Thucydides was a fifth-century Greek and eyewitness to the long struggle (431-404 B.C.) for dominance between the warring city-states of Athens and Sparta. De bello Peloponnesiaco
, or The History of the Peloponnesian War
, his contemporary account of events, is one of the earliest works of historical writing. The Italian humanist, Lorenzo Valla (1407-1457), was commissioned by Pope Nicholas V to make this translation from Greek. It was the first Latin edition of Thucydides and the only one produced during the fifteenth century.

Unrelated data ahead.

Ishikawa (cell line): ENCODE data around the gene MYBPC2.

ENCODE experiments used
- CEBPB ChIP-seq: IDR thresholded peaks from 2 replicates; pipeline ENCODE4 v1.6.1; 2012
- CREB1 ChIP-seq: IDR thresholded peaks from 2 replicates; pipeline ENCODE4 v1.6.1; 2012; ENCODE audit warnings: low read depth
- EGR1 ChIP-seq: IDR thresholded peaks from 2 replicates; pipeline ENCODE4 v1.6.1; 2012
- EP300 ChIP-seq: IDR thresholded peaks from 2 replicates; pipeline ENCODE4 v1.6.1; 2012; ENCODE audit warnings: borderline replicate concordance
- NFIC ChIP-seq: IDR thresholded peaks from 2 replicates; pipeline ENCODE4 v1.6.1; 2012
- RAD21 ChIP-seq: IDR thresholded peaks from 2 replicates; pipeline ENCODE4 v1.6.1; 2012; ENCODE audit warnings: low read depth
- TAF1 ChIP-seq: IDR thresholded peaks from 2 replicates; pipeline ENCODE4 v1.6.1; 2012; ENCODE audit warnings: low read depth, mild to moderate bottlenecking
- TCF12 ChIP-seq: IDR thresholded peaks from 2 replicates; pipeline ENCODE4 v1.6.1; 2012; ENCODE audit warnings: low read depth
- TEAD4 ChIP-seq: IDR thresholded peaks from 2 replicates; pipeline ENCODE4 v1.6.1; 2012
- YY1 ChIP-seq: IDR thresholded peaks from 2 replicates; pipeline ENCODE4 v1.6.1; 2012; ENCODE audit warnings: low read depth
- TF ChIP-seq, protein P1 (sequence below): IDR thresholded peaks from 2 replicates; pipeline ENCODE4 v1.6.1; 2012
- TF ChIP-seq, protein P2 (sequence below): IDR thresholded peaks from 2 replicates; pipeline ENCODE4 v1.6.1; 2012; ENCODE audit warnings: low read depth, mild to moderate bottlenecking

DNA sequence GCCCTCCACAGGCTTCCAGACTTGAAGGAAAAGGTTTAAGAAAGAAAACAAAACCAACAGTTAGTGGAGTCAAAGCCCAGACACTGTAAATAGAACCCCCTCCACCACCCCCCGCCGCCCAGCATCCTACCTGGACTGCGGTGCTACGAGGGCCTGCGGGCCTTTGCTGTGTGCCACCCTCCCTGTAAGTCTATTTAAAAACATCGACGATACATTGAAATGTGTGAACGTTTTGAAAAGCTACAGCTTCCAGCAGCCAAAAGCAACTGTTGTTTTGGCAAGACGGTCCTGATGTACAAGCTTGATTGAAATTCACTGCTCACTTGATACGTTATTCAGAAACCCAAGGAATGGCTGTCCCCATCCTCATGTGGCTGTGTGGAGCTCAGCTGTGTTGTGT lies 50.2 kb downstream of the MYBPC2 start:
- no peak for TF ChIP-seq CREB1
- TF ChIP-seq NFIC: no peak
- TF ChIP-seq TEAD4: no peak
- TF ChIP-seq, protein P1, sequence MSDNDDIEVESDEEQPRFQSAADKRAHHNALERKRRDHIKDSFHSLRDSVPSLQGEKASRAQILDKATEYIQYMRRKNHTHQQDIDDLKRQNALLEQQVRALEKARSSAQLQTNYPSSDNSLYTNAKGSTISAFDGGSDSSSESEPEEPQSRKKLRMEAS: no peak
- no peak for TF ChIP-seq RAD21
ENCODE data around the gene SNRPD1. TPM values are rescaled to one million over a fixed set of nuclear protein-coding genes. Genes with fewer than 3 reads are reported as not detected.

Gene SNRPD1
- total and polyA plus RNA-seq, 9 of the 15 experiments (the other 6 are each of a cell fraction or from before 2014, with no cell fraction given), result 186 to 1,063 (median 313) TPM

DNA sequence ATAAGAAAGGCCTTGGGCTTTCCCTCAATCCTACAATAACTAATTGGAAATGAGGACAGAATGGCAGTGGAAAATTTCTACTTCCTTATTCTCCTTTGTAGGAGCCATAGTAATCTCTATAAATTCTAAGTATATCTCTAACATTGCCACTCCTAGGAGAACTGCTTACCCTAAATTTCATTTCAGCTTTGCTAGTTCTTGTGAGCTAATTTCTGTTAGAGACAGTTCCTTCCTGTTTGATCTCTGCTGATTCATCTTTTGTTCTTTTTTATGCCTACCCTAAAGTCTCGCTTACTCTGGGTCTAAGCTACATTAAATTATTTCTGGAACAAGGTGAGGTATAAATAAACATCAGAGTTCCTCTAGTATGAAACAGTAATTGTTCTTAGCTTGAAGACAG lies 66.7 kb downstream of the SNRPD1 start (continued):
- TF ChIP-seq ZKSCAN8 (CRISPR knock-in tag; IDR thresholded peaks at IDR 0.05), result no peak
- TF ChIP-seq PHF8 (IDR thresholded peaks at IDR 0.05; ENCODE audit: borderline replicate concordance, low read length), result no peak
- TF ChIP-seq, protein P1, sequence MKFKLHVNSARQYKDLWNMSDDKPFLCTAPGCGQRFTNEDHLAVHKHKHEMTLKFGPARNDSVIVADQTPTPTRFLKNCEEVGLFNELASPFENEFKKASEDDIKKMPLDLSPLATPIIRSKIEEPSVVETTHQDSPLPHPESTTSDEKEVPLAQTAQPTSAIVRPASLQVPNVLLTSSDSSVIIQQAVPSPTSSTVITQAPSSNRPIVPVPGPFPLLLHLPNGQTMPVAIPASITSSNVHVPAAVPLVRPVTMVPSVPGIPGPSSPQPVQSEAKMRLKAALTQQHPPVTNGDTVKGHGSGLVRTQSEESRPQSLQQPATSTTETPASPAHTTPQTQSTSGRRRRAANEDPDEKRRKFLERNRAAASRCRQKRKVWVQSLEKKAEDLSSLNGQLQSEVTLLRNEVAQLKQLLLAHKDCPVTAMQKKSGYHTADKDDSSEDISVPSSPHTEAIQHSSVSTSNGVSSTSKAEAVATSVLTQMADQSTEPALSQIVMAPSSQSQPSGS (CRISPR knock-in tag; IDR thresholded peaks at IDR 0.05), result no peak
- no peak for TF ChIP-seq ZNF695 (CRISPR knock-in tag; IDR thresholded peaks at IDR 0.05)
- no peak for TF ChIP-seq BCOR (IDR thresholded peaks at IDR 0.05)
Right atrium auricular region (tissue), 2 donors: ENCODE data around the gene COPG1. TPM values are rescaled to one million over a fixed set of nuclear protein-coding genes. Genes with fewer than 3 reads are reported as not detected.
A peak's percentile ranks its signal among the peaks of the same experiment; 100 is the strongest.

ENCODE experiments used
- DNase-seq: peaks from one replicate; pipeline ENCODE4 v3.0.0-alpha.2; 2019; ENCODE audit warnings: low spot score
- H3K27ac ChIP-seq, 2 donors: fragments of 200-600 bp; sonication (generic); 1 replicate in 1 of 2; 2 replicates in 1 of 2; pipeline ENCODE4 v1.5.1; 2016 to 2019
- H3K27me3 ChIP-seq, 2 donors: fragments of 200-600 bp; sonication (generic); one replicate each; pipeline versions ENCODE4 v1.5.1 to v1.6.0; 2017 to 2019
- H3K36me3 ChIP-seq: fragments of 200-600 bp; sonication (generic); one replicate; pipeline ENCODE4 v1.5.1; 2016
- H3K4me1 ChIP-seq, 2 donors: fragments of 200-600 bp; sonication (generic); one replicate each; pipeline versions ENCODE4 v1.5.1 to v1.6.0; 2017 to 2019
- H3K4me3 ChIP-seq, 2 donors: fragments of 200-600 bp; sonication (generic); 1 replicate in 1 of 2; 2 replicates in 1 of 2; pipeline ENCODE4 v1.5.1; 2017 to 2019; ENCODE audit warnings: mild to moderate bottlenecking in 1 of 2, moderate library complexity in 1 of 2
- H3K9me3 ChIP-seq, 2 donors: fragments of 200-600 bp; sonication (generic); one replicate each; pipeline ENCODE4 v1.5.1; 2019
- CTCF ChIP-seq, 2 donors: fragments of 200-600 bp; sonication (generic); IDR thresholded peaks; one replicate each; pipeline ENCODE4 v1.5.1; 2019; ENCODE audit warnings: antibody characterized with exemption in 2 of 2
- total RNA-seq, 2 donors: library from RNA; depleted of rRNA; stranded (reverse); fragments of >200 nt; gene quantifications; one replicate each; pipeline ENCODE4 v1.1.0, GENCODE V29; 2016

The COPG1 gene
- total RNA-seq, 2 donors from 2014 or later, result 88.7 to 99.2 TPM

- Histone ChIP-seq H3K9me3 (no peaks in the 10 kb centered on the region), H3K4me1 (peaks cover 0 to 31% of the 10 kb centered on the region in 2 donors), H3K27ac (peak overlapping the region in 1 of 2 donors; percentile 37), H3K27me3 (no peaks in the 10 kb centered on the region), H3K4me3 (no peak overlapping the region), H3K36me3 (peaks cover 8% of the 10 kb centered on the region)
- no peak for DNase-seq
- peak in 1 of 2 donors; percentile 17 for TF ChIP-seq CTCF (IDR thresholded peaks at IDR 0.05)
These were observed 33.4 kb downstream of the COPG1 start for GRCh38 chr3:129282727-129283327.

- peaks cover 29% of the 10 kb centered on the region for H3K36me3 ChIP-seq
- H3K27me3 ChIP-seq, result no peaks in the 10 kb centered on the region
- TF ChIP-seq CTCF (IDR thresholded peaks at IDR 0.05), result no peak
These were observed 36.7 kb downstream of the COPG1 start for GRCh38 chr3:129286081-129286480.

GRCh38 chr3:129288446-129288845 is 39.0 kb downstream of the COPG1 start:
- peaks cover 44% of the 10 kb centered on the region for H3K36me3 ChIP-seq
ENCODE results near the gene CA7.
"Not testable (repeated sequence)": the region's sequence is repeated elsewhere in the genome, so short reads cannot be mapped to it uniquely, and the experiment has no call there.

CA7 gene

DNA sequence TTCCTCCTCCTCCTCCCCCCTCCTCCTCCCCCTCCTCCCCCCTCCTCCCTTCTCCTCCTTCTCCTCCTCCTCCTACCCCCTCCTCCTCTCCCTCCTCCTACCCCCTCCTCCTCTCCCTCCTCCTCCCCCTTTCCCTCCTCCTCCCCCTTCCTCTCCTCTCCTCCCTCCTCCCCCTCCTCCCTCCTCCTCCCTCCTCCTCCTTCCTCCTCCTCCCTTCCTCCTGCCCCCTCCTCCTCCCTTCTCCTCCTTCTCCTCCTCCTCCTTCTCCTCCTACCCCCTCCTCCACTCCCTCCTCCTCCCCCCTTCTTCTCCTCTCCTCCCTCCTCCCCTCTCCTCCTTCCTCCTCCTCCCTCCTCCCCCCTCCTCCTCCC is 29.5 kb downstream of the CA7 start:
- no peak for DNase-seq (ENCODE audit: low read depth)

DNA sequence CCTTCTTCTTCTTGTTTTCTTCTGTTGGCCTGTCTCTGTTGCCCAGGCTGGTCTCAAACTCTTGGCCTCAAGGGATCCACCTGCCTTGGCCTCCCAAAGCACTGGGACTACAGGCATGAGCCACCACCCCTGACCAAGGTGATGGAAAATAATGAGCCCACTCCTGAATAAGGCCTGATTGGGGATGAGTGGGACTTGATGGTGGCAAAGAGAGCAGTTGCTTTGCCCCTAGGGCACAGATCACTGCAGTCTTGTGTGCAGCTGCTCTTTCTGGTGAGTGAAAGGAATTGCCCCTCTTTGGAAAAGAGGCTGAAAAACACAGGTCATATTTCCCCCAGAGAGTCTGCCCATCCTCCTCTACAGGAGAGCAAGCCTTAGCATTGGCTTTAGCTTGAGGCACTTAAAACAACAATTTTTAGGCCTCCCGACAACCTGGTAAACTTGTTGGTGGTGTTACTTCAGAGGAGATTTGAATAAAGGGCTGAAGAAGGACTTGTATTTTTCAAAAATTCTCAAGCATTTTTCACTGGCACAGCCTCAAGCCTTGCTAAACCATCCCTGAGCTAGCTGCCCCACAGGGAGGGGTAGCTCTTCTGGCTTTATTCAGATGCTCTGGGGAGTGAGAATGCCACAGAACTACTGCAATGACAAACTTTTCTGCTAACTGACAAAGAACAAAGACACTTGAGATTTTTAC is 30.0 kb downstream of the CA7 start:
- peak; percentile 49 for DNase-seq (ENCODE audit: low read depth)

In 430 B.C., just at the beginning of the war, Athens suffered an outbreak of plague which severely demoralized its citizens and killed the city's leader, Pericles. Thucydides himself was afflicted but survived and left a vivid description of the effects of the plague.